The quenelle was beautifully executed – I snagged a small sample of the chilled parfait with the fork and was instantly rendered speechless. It was incredibly smooth and rich with a gorgeous ducky tang. Adding it to the brioche gave some lovely textural contrast and the sweet, fluffy bread worked really well with the rich parfait. The final flourish was the orange chutney – sticky, spicy and full of citrus flavours. Duck and orange is by no means inventive, but it works for a reason and i’ve never enjoyed the combination more. To create a dish where each element is executed perfectly is one thing – to make them all sing in unison is quite another.

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Blowtorched Scottish Scallop with Warm Roast Chicken Bouillon,
Morels, Nasturtium and Apple.
This dish appeared on Masterchef: The Professionals and is deceptively clever. Cooking the scallops with a blowtorch helps prevent overcooking them while adding the lovely flavour of caramelised scallop. The warm chicken bouillon relies on a modern hydrocolloid to create a thick, warm gel. The flavours are matched and layered with real precision.

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Essex Lamb “Bun” with Sweetbreads and Salsa Verde
This is another of Kerridge’s signature dishes – a beautifully presented bread/pastry sphere encases a protective caul-fat layer, cabbage, slow cooked lamb and sweetbreads and a final nugget of lamb in the centre. It’s a wonderful dish, I love the combination of sweetbreads with two different types of lamb and the salsa verde adds a really nice citrus note with just a delicate mustard hit.

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Loin of Cotswold Venison, King Oyster Mushroom “Farci”, Blowtorched Gem Lettuce and Salt Baked Beetroot
The venison was immaculately cooked, the mushroom provided a lovely earthy note, the lettuce brought a smokey sweetness and the beetroot was sweetly divine. Venison is a great ingredient that doesn’t need embellishment – but if you’re going to do it, this is how. Every element helped support and show a different aspect of the flavour. Magic.

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Hand and Flower Chips
Presented in a little copper pan – these are among the finest chips I have ever snaffled. Cylindrical, freakishly crispy and well seasoned.

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I was initially concerned that we hadn’t ordered enough sides – but by the time we were done we were surprisingly full! With a dessert menu that tempting though – pudding was always going to happen.

Hand & Flowers Chocolate and Ale Cake with Salted Caramel and Muscovado Ice Cream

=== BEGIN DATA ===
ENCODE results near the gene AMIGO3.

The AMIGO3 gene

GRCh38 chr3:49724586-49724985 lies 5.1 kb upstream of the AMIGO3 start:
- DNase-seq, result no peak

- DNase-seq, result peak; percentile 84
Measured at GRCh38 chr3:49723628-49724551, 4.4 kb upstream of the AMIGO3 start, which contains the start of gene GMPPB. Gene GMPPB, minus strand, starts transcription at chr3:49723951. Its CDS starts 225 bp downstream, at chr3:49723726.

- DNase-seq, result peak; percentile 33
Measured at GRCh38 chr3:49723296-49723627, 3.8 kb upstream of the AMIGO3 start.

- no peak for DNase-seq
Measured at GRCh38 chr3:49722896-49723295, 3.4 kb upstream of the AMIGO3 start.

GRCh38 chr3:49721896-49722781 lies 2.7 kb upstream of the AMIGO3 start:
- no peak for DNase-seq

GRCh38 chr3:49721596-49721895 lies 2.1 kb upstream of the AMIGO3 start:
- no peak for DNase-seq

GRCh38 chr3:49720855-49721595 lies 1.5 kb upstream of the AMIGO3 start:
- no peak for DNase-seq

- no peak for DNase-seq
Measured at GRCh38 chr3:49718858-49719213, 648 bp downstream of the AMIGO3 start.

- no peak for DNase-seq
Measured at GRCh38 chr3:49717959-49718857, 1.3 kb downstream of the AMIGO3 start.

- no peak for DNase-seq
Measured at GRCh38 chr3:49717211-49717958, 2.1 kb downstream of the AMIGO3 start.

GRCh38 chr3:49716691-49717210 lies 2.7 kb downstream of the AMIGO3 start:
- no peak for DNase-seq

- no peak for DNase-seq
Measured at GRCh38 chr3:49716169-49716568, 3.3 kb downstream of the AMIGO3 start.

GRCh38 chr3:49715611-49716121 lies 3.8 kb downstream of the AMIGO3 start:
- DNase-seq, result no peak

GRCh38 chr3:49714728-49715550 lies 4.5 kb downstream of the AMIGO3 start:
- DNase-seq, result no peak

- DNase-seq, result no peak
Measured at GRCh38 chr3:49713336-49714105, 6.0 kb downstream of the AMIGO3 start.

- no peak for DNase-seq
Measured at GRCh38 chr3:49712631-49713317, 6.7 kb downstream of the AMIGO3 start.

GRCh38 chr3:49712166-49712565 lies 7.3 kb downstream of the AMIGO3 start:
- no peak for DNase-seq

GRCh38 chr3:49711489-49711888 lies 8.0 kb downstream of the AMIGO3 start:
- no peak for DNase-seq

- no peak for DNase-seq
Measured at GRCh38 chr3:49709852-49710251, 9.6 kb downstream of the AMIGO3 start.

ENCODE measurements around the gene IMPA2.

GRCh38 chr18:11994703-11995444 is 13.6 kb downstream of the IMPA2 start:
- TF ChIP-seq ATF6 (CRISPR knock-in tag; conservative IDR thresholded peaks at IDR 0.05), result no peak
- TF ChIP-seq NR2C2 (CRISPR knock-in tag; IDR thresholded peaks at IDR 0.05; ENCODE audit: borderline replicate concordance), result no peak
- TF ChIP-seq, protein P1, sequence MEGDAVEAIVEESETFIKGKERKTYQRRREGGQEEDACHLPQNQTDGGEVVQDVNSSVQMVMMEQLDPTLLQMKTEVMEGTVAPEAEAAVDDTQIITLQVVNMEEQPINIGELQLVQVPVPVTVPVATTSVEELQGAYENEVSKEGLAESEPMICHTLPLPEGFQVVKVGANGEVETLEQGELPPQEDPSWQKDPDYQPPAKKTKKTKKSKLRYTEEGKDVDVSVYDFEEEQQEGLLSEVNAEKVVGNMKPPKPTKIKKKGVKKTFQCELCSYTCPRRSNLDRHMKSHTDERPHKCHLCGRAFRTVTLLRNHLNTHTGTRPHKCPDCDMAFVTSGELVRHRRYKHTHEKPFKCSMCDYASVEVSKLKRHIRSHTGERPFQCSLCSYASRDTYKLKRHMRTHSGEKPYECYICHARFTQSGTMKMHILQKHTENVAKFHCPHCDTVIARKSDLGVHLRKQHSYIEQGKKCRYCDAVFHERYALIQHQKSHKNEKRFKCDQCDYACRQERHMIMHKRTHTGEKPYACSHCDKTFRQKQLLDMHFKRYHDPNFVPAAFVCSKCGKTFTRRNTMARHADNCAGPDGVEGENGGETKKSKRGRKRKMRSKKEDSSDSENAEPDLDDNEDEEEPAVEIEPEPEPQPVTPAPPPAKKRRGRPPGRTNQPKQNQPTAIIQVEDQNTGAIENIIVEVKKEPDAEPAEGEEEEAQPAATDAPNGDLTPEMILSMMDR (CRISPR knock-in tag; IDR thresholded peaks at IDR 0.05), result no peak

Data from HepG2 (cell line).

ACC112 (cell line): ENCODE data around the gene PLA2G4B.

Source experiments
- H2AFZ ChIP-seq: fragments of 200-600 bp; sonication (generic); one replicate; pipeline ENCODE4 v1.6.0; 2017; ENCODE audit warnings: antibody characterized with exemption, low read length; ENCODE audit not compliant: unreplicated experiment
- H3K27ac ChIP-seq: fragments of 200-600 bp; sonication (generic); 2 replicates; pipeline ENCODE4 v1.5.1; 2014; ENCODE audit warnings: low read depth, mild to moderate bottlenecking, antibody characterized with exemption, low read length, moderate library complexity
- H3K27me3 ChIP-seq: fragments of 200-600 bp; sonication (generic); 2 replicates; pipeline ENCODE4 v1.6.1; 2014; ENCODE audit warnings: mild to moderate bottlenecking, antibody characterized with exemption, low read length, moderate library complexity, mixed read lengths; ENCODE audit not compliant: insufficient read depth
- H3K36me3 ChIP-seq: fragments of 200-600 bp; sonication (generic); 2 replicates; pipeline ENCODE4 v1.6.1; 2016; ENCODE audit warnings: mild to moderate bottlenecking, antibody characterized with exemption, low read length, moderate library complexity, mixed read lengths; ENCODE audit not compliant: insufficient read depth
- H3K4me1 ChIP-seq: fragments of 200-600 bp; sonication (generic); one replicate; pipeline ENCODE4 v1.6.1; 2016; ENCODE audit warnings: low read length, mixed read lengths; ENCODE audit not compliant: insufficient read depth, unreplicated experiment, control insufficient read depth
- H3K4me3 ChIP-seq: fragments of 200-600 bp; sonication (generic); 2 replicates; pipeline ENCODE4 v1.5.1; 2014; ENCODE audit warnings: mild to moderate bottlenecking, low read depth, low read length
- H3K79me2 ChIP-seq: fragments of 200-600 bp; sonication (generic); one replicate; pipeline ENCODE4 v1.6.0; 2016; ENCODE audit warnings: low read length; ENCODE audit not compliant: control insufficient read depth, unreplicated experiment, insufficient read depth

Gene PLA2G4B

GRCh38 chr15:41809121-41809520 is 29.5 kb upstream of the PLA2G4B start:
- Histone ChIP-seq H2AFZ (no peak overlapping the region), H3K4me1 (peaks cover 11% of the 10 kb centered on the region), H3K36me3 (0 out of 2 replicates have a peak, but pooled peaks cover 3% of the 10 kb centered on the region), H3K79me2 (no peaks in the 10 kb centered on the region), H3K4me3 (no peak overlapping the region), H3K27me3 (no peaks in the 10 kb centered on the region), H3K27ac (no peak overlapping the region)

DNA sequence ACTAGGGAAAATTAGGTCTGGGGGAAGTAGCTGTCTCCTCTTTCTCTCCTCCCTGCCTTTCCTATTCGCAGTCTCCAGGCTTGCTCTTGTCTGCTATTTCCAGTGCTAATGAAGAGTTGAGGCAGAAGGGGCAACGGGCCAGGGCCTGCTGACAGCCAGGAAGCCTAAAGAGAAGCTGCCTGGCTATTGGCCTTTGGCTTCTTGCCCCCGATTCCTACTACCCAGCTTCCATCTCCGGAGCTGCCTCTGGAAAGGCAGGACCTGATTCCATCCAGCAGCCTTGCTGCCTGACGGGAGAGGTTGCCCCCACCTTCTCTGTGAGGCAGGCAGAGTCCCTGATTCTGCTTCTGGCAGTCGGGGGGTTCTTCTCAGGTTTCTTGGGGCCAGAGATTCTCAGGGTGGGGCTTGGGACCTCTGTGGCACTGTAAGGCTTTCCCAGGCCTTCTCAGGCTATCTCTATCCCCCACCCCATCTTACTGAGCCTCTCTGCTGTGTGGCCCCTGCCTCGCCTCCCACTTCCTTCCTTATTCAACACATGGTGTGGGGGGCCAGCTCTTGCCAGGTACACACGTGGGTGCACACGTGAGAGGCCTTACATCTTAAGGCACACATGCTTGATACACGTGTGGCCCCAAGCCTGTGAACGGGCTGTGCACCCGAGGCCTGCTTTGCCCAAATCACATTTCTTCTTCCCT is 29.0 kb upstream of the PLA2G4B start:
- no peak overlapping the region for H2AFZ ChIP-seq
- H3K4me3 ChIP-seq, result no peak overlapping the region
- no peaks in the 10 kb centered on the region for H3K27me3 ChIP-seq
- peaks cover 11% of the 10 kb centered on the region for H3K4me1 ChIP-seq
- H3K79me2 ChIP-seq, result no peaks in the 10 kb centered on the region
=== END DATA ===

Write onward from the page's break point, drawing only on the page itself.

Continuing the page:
The immaculate cube of cake (with a lovely powdered coat) masks a salted caramel centre. The muscovado ice cream is inspired and adds a lovely nutty note. The dish was served with a small glass of strong beer which really helped bring out the flavours of the chocolate. It’s a cunning idea and one i’ll definitely be trying in future!

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Banana Soufflé with Gingerbread Custard and Yoghurt Ice Cream
This souffle is nothing if not impressive – a towering edifice to culinary skill. They’ve managed to endow it with a deep banana flavour which marries well with the cinnamon spice of the custard. The texture is almost ethereal, but backed up by a lovely crunchy crumble on the top. Magnificent.

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Conclusion
The Hand and Flowers is a fantastic experience – I adore restaurants that take an idea and polish it to perfection and this is the prime example. There is a daunting array of culinary skill on display and real care and thought taken with each element. They haven’t strayed from the pub format and the really relaxed, friendly environment and staff make it thoroughly enjoyable. The menu is reasonably priced for the ingredients and quality while the set menu represents incredible value – it’s the cheapest michelin starred food in Britain. My only criticism would be that it’s too far away and far too popular. Go – you won’t regret it.

Hand & Flowers on Urbanspoon

Bam-bou

Perched on the corner of Rathbone Place and Percy Street, Bam-bou serves Chinese/Vietnamese/Thai fusion in a converted London town house. The succession of rooms across several floors creates great spaces for group dining and they have a number of set banquet menus to choose from. I’m always slightly nervous about restaurants that blend very different asian styles – instead of capturing the best of both you often end up with a strangely spiced melange – but having heard glowing reviews from several trusted sources I was looking forward to giving it a go!

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The menu we went for was:

Giant Crackers with Bam-Bou Chilli Jam
Nice crackers, but after A. Wong I question if they’re really giant. The jam was lovely, sticky with just the right amount of bite.

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Roast Red pepper and Mango Salad
This was probably the stand out dish for me. Sweet, delicious, light, tropical and just hot enough. Balancing this kind of combination is very difficult and they got it right on the mark.

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Asian crab Cakes with Cucumber Relish
Lovely meaty crab cakes with a firm texture. The lightly pickled cucumber went well and cut through the richness nicely.